Trail to the Transmission Shop

    Deal with RV Transmission Failure

    • Consider RV Roadside Assistance Plans— Most automobile roadside plans, like AAA, do not cover towing of many RVs. Carefully consider plans specifically for RVs. They can be a godsend if the transmission fails in the boonies, which is where RVers travel most.
    • Plan for a Week of Downtime — Yes, the process of pulling and reinstalling a blown transmission can take time. To avoid a week at the garage, take preventive measures and plan for disasters.
    • Pay More and Go to the Manufacturer of the Transmission — Have the RV towed to a dealer/manufacturer or manufacturer certified shop for evaluation and repair. Although the costs are generally high, so too is the level of service and guarantees received.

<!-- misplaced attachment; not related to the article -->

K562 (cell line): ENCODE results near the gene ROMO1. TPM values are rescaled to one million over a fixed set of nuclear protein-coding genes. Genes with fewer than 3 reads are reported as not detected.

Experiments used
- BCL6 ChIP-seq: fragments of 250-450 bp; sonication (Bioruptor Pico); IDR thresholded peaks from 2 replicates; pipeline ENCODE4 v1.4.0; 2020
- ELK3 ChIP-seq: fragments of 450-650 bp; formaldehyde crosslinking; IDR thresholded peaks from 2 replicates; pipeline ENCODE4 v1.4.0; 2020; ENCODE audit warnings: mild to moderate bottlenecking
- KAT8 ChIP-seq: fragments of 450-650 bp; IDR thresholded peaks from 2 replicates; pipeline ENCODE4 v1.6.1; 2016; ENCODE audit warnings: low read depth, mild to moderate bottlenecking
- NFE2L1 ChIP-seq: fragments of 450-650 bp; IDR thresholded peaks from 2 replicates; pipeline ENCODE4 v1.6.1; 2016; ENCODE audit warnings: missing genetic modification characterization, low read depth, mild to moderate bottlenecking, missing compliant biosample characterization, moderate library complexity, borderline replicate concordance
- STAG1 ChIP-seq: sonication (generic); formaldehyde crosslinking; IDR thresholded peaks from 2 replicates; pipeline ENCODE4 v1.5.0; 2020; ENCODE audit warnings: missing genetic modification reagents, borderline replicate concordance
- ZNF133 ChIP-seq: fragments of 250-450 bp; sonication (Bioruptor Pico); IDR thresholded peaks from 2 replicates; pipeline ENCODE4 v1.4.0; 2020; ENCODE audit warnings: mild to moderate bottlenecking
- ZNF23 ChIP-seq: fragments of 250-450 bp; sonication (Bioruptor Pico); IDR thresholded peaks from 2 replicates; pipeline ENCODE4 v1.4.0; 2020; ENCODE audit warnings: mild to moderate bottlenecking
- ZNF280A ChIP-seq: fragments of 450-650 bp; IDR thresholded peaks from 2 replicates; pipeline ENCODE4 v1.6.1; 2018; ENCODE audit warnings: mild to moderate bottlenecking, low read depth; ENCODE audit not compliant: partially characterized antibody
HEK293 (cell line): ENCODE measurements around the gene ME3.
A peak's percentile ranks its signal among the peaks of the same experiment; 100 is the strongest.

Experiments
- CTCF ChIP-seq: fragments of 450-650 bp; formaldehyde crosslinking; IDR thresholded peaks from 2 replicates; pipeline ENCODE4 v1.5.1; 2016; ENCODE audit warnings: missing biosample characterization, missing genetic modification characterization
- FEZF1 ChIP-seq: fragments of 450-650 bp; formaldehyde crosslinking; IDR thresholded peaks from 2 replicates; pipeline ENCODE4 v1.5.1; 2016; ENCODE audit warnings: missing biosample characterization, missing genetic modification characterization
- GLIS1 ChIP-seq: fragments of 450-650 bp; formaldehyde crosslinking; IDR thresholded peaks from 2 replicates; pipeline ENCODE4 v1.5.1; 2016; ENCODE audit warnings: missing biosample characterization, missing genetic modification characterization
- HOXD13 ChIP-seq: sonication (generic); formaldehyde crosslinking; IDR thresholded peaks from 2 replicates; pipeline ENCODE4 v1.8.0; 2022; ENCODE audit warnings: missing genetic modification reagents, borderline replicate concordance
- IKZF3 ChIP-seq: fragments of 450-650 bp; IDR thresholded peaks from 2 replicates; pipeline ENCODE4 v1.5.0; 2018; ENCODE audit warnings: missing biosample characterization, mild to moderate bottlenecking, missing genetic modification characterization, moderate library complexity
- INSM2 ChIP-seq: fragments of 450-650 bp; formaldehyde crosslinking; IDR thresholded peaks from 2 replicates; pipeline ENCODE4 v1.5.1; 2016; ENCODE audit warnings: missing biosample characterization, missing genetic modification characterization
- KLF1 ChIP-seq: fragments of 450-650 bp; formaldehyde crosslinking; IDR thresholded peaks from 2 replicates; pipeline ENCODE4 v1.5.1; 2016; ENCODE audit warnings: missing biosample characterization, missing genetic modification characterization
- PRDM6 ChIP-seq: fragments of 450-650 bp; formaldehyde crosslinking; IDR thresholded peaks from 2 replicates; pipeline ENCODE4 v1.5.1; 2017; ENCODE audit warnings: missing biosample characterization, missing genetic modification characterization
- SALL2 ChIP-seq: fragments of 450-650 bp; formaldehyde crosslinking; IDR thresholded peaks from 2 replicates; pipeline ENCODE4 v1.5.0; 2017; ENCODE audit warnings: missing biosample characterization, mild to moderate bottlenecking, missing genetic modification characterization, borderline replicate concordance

• Follow the Cooler Rule — Ford says a transmission cooler should be replaced anytime a transmission is serviced due to failure.
    • Take a Test Run — Before driving away from the repair shop based on the mechanic’s promise the transmission is fixed, take the RV for a test drive of at least 50 miles (out and back). Give the transmission time to heat up. After the test drive, have the mechanics check the transmission with a transmission temperature sensor.
    • Get a Guarantee in Writing — Finally, make sure the transmission work being completed is fully guaranteed for both parts and labor. And, get the guarantee in writing. Even new transmissions can go bad, quickly.

    An ounce of prevention is worth a pound of cure. Cliché? Absolutely. But it’s also gospel for RVers when it comes to circumventing transmission disasters.